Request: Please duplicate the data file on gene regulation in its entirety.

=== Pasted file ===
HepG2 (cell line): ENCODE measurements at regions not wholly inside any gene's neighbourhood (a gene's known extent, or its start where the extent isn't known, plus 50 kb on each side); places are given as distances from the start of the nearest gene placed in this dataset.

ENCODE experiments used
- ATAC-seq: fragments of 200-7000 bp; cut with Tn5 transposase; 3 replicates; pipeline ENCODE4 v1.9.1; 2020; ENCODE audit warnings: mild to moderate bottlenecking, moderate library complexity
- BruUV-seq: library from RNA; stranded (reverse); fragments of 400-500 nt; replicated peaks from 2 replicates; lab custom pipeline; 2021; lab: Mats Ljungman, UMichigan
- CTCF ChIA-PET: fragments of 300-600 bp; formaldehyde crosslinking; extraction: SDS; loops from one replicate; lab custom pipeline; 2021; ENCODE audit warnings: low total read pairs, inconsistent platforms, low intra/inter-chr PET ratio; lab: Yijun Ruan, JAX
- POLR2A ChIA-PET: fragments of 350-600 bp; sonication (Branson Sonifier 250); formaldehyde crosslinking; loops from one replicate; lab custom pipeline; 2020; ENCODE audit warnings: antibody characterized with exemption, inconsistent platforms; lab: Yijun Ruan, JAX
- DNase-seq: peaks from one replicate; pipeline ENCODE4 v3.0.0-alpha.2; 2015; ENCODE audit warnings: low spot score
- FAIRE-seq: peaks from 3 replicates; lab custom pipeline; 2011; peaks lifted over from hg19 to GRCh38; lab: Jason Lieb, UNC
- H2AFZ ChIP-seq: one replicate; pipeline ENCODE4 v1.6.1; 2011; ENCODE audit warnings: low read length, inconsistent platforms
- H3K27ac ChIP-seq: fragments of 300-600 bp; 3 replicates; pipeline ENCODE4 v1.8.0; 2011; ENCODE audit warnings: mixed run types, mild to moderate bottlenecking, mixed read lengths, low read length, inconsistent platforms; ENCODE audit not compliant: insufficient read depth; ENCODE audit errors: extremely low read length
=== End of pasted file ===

HepG2 (cell line): ENCODE measurements at regions not wholly inside any gene's neighbourhood (a gene's known extent, or its start where the extent isn't known, plus 50 kb on each side); places are given as distances from the start of the nearest gene placed in this dataset.

ENCODE experiments used
- ATAC-seq: fragments of 200-7000 bp; cut with Tn5 transposase; 3 replicates; pipeline ENCODE4 v1.9.1; 2020; ENCODE audit warnings: mild to moderate bottlenecking, moderate library complexity
- BruUV-seq: library from RNA; stranded (reverse); fragments of 400-500 nt; replicated peaks from 2 replicates; lab custom pipeline; 2021; lab: Mats Ljungman, UMichigan
- CTCF ChIA-PET: fragments of 300-600 bp; formaldehyde crosslinking; extraction: SDS; loops from one replicate; lab custom pipeline; 2021; ENCODE audit warnings: low total read pairs, inconsistent platforms, low intra/inter-chr PET ratio; lab: Yijun Ruan, JAX
- POLR2A ChIA-PET: fragments of 350-600 bp; sonication (Branson Sonifier 250); formaldehyde crosslinking; loops from one replicate; lab custom pipeline; 2020; ENCODE audit warnings: antibody characterized with exemption, inconsistent platforms; lab: Yijun Ruan, JAX
- DNase-seq: peaks from one replicate; pipeline ENCODE4 v3.0.0-alpha.2; 2015; ENCODE audit warnings: low spot score
- FAIRE-seq: peaks from 3 replicates; lab custom pipeline; 2011; peaks lifted over from hg19 to GRCh38; lab: Jason Lieb, UNC
- H2AFZ ChIP-seq: one replicate; pipeline ENCODE4 v1.6.1; 2011; ENCODE audit warnings: low read length, inconsistent platforms
- H3K27ac ChIP-seq: fragments of 300-600 bp; 3 replicates; pipeline ENCODE4 v1.8.0; 2011; ENCODE audit warnings: mixed run types, mild to moderate bottlenecking, mixed read lengths, low read length, inconsistent platforms; ENCODE audit not compliant: insufficient read depth; ENCODE audit errors: extremely low read length